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LAURENCE LALOMIA ET AL. v. BANKERS & SHIPPERS INSURANCE COMPANY ET AL. (12/26/68)
SUPREME COURT OF NEW YORK, SPECIAL TERM, SUFFOLK COUNTY
1968.NY.44072 <http://www.versuslaw.com>; 296 N.Y.S.2d 464; 58 Misc. 2d 530
December 26, 1968
LAURENCE LALOMIA ET AL., PLAINTIFFS,v.BANKERS & SHIPPERS INSURANCE COMPANY ET AL., DEFENDANTS
Shayne, Dachs, Weiss, Kolbrenner & Levy (Peter Kolbrenner of counsel), for plaintiffs.
Gill & Sheehan (James J. Gill of counsel), for Maryland Casualty Company.
Walter C. Marshall for Liberty Mutual Ins. Co.
John J. Kennelly for Joseph Frascella, defendant.
Curtis, Hart & Munro (Reid A. Curtis of counsel), for Bankers & Shippers Insurance Company, defendant.
Marvin, Montfort, Healy, McGuire & Salley (E. Richard Rimmels, Jr., and Joseph C. Henney of counsel), for Insurance Company of North America, defendant.
Carl V. Cafran for Daniel Maddock, defendant.
John P. Cohalan, Jr., J.
This is an action for a declaratory judgment. Plaintiffs seek to establish that the individual defendants (Maddock and Frascella) or either of them maintained on June 5, 1966 a policy of insurance covering them for an unusual and fatal accident that happened on that day.
Michael Maddock, deceased, a 12-year-old boy, came to his death, -- as did Jean Lalomia, plaintiff's intestate -- when a contraption being operated by the boy, made contact with a car driven by Mrs. Lalomia. She thereupon lost control of her vehicle and crashed into an obstruction as a result of which she lost her life. Other plaintiffs then in the car sustained bodily injury.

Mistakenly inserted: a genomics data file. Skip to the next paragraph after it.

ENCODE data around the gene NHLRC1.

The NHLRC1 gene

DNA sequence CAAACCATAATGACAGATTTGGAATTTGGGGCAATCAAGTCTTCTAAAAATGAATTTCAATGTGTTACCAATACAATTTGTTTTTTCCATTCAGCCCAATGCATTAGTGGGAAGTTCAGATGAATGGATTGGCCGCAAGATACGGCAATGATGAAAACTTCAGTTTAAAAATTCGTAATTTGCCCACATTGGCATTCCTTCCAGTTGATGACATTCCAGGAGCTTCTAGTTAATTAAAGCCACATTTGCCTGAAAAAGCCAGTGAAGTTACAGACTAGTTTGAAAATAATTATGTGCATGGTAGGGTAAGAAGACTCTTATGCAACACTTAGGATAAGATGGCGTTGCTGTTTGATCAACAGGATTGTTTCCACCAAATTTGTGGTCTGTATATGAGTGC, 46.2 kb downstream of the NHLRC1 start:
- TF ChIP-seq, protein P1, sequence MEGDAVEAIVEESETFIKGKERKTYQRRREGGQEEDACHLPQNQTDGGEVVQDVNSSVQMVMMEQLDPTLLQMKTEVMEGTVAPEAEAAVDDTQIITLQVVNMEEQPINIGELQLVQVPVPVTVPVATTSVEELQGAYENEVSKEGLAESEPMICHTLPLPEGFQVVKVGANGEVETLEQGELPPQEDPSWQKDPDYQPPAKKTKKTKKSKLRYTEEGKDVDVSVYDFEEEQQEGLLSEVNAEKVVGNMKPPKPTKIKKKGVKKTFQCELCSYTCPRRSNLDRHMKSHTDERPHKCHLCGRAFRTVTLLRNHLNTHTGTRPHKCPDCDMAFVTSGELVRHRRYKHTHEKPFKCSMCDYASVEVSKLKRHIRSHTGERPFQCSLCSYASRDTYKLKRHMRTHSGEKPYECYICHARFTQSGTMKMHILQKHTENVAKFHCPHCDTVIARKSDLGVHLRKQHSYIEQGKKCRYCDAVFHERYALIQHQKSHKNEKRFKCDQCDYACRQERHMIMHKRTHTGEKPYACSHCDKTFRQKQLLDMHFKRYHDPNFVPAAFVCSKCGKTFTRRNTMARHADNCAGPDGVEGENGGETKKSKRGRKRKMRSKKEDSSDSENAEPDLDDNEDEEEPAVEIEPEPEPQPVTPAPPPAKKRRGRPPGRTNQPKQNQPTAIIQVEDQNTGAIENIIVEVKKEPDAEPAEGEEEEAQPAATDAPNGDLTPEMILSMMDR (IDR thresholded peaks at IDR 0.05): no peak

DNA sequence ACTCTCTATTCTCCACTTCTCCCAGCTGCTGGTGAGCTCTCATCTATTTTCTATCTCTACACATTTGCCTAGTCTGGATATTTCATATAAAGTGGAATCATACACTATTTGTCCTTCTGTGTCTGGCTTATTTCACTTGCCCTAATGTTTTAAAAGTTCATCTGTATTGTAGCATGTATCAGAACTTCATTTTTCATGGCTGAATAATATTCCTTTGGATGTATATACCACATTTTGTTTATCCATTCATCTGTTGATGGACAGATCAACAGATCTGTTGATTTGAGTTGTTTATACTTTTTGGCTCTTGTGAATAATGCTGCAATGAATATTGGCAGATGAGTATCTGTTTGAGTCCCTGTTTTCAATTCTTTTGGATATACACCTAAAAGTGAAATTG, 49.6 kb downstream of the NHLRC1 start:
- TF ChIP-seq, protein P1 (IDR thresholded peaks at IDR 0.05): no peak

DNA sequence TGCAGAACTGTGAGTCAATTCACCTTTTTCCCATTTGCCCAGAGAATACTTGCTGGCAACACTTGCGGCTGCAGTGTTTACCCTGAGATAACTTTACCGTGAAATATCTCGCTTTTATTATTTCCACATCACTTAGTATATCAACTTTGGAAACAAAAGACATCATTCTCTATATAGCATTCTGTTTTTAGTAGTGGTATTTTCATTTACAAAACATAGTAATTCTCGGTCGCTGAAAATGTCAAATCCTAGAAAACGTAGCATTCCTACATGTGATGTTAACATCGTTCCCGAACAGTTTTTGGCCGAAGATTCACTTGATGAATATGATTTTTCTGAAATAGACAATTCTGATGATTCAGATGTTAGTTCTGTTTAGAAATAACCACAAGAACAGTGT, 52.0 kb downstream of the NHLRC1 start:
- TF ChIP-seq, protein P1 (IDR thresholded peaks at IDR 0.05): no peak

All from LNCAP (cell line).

The contraption the Maddock boy was propelling consisted of a conventional American bicycle from which had been removed the various operational parts, i.e., the pedals, one sprocket, the chain and coaster brake. In their place a lawn mower gasoline engine of 3 1/2 H. P. had been substituted. The only way to stop the engine was to short the sparkplug.
The accident occurred on a public highway about three blocks from the boy's home.
In the course of the trial the testimony revealed that about two or three weeks before the fatality, Daniel Maddock and Joseph Frascella, parents respectively of Michael Maddock and Joseph Anthony Frascella (himself a 12-year-old boy) were together in a body at a time when young Frascella negotiated a transfer of possession of the contraption to young Maddock. As consideration a $10 bill passed hands which the elder Frascella insisted his son return. The Maddocks removed the cannibalized bicycle in the elder Maddock's truck. And in the interim before the accident, possession of the device remained with the Maddocks.
The interest (or lack of interest) of the defendant insurance companies is factually as follows: (all the following automobile policies were in force and effect on June 5, 1966).
1. Bankers and Shippers Insurance Co. (B&S) issued two policies to Daniel Maddock: (a) A combined automobile family policy (CAF) on an Opel sedan specified in the declaration; and (b) A combination automobile policy (CA) on a 1964 Dodge truck as the only specified declared vehicle.